AMSTERDAM (Reuters) - Dutch Prime Minister Mark Rutte, the Liberal Party leader, will face off on television against Diederik Samsom of the moderate left opposition Labor Party, in a last-ditch attempt to claw back the lead on Monday night, just two days before an election.
The Liberals and Labor are in a dead heat, according to the latest opinion polls, after the leftist party made a surprising rebound in less than a month.
Samsom, the party's new leader, has emerged as the star of several televised debates over the past two weeks, propelling his party from fourth place to equal lead.
Some analysts predict Labor could even overtake the Liberals on election day, and although both parties have played down the prospect of forming a coalition, they have been partners before and are considered likely coalition partners after the September 12 election.
Prime Minister Rutte, 45, and Samson, 41, will go head to head late on Monday night in a debate that could prove decisive.
The live election debates on Dutch television have pulled in more than one million viewers each time, ranking them among the most watched programs of the day, data from research unit Stichting Kijkonderzoek showed.
Rutte's pro-austerity Liberal Party, which promotes the interests of business in the trade-dependent economy, and Labor, more of a social democrat party, would each win 35 seats in the 150-seat parliament, a Maurice de Hond poll published on Monday evening showed, identical to an Ipsos Synovate poll published on Saturday night.
But 27 percent of those surveyed are still undecided, according to the poll, which could still throw up a surprise result at the last minute.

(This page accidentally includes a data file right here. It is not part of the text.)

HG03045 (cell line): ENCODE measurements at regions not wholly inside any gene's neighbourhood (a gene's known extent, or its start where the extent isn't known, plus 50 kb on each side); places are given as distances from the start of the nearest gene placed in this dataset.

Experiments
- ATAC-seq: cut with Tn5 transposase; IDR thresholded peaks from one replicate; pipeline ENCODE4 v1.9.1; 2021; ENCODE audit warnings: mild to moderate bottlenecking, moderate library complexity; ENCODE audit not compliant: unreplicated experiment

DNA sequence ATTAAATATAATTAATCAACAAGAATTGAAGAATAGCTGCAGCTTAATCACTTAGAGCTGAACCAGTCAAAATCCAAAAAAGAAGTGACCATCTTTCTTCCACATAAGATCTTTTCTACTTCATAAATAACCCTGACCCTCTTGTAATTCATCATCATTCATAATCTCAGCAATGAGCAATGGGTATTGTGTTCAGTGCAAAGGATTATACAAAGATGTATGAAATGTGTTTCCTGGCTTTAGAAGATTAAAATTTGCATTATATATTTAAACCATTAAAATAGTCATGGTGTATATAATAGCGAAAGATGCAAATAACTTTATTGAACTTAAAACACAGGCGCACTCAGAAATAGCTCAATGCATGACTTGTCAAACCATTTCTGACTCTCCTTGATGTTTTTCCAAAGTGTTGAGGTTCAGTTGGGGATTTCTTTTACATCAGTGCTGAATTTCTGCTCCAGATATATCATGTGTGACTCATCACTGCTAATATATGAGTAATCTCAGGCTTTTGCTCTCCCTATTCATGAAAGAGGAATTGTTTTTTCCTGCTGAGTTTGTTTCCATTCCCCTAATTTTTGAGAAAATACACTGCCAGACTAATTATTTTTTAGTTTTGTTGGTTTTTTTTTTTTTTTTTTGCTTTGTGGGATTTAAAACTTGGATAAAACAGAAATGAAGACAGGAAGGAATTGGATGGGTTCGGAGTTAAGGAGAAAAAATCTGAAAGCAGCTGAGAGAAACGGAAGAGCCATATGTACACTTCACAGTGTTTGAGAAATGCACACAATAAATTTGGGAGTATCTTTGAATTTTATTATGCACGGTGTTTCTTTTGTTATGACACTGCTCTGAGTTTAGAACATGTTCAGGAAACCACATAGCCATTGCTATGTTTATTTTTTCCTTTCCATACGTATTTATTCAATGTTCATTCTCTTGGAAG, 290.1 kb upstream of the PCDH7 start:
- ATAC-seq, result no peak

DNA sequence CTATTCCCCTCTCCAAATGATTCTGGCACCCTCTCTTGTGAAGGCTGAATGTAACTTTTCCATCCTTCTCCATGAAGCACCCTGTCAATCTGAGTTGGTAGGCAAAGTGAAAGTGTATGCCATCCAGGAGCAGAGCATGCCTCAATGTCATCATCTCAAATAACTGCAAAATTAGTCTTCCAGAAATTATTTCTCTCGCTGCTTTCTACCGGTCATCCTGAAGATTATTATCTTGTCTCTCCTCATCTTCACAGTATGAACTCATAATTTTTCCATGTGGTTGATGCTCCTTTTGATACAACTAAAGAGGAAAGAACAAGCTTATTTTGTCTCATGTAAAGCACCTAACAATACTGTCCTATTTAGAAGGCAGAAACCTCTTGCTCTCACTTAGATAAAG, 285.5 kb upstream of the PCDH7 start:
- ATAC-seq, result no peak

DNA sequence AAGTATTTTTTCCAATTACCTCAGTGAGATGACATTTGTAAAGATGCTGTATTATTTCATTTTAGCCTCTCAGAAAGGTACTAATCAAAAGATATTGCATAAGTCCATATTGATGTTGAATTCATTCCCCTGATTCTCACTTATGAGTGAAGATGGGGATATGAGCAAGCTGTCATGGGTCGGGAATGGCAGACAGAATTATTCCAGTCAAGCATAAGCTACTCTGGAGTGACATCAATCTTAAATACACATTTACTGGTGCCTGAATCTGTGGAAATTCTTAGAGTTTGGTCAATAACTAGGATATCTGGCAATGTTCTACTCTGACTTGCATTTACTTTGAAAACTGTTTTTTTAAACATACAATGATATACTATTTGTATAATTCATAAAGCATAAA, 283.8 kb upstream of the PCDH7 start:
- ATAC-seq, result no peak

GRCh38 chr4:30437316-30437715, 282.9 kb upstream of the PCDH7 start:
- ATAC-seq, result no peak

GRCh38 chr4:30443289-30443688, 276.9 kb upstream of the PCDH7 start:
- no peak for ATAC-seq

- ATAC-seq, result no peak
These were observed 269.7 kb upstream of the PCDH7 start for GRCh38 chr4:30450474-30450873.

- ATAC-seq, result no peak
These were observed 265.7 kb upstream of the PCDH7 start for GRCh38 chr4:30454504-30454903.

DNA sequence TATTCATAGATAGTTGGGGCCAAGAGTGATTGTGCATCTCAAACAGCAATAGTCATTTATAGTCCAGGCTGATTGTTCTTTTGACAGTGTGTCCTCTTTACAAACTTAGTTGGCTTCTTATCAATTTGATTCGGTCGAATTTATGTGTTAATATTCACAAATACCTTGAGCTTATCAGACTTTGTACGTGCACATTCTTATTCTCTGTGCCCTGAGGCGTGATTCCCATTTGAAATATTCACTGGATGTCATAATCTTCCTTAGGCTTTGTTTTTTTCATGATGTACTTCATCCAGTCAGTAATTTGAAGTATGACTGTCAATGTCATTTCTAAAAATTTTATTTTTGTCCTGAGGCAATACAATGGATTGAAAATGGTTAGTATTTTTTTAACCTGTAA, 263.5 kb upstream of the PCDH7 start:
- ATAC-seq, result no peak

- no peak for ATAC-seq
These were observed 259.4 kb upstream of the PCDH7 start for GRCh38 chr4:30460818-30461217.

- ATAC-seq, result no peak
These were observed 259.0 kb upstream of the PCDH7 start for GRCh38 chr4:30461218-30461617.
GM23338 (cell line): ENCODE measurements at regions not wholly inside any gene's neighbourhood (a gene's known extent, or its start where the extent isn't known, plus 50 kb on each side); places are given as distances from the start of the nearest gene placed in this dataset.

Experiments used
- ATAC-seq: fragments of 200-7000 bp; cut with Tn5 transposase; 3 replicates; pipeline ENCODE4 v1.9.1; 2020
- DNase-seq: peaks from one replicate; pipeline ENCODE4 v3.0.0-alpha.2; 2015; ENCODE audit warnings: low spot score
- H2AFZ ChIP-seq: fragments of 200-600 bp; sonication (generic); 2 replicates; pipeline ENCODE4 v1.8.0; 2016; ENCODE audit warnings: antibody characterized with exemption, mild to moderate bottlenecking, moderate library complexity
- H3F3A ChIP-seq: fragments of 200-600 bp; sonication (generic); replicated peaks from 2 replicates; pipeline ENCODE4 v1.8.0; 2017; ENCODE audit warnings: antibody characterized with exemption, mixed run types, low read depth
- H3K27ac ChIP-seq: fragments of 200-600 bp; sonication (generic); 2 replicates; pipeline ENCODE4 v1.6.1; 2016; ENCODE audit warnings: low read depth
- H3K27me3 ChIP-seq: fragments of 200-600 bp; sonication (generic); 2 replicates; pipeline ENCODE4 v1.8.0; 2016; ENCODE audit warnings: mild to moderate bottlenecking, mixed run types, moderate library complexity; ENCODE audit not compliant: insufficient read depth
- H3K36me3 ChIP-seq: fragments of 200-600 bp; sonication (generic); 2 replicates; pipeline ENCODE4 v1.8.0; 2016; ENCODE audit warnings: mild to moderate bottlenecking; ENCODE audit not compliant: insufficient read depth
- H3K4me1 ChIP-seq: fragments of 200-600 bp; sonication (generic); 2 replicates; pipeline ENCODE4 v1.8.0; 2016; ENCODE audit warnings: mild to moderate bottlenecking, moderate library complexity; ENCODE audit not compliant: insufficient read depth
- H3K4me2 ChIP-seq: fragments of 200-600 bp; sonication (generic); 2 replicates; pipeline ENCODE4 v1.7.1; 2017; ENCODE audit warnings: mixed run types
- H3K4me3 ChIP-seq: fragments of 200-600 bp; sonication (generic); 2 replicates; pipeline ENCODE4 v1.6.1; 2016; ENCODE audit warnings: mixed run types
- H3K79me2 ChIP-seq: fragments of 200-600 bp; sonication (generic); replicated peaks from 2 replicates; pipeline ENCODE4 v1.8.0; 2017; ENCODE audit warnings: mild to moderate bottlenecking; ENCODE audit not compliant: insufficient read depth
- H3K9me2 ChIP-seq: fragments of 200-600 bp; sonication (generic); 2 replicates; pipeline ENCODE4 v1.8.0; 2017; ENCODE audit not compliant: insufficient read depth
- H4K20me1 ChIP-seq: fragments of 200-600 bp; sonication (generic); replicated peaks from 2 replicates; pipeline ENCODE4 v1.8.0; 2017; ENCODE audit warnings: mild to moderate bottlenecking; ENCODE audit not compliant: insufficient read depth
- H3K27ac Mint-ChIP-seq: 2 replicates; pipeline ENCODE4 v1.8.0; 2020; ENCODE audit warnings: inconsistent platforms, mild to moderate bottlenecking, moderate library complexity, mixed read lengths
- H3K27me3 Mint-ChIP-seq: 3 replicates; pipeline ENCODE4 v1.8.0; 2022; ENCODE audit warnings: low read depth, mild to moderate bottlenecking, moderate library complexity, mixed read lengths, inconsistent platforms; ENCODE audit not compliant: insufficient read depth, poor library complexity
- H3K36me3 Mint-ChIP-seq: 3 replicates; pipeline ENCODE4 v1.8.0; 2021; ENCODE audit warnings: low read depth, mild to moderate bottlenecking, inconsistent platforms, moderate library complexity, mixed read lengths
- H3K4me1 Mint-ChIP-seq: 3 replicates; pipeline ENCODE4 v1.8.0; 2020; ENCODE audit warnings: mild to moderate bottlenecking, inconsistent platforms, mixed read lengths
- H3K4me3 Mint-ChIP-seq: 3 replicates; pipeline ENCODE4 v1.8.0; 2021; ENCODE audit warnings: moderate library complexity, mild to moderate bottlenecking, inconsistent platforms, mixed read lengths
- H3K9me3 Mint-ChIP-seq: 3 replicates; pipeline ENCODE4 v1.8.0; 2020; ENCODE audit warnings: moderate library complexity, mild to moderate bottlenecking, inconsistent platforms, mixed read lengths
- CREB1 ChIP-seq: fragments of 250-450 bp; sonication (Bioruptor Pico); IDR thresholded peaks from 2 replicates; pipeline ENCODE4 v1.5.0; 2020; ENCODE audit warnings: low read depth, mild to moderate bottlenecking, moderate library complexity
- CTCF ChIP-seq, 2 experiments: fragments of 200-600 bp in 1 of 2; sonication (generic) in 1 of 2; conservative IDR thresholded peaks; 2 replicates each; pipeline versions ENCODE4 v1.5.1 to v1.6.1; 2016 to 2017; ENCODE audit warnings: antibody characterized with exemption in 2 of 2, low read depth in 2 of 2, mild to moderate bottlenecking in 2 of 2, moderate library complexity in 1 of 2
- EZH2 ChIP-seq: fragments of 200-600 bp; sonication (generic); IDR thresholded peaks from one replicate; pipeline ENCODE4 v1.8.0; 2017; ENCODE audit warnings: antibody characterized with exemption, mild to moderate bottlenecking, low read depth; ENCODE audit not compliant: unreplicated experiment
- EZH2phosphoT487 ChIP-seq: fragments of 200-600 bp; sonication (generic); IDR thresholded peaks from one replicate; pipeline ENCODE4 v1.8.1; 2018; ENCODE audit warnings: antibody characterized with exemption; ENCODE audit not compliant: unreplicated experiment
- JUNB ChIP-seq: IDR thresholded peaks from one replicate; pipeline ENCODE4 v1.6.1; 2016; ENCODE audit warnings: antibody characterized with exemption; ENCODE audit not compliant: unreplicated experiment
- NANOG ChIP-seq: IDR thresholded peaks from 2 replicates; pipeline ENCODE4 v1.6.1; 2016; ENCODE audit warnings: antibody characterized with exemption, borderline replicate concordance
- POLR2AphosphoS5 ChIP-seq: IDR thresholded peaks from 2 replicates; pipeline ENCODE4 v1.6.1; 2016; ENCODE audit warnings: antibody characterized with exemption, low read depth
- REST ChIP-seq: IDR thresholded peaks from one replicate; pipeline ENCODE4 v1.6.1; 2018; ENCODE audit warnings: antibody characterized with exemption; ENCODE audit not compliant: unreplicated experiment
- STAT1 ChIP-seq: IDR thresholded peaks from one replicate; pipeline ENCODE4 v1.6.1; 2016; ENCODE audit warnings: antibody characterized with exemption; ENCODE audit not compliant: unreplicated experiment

Both the Liberals and Labor are pro-European and have supported euro zone bailouts, but while Rutte has taken a tough line on Greece and pushed budget cuts at home, Samsom has called for growth stimulus rather than "cold austerity" measures to pull out of the crisis.
A poll published in a Dutch daily newspaper on Monday found that Rutte, prime minister since October 2010 until his coalition collapsed in April 2012 over budget cuts - was the politician who would best serve Dutch interests in Europe.
He scored highest on leadership and competence, with 52 percent of those surveyed saying he was a "real leader", while only 41 percent saw Samsom in those terms. Just over three-quarters, or 76 percent, of those surveyed said what the country really needed now was a "brave and dedicated leader".
"Rutte is the man we can best send to Brussels to get the most for the Netherlands from the bureaucrats: the Liberal Party leader scores best on qualities including 'competence' and 'real leadership'," said De Volkskrant, which commissioned the poll by TNS Nipo and University of Amsterdam and which is generally considered a left-leaning publication.
Rutte's government collapsed when his chief ally, the anti-immigration politician Geert Wilders, refused to support further austerity measures to meet European Union budget targets.
The run-up to the parliamentary election on September 12 has been dominated by the euro zone crisis, and is considered a microcosm of the wider European debate over austerity versus stimulus as the way out of the debt crisis.
Dutch voters are divided over the demands for massive bailouts for Europe's so-called budget sinners, particularly Greece, and for austerity measures at home that chip away at their cherished welfare benefits.
The Netherlands has long been regarded as a core euro zone member and one of Germany's staunchest allies in pushing for fiscal discipline.
In his election campaign, Rutte promised voters Greece would not get any more money, whereas Samsom, who wants the Netherlands to be granted longer to meet the EU budget targets, has said Greece may have to be given more time if it is to have a chance of staying in the euro.
(Reporting by Gilbert Kreijger, Thomas Escritt, and Sara Webb; Editing by Will Waterman and Michael Roddy)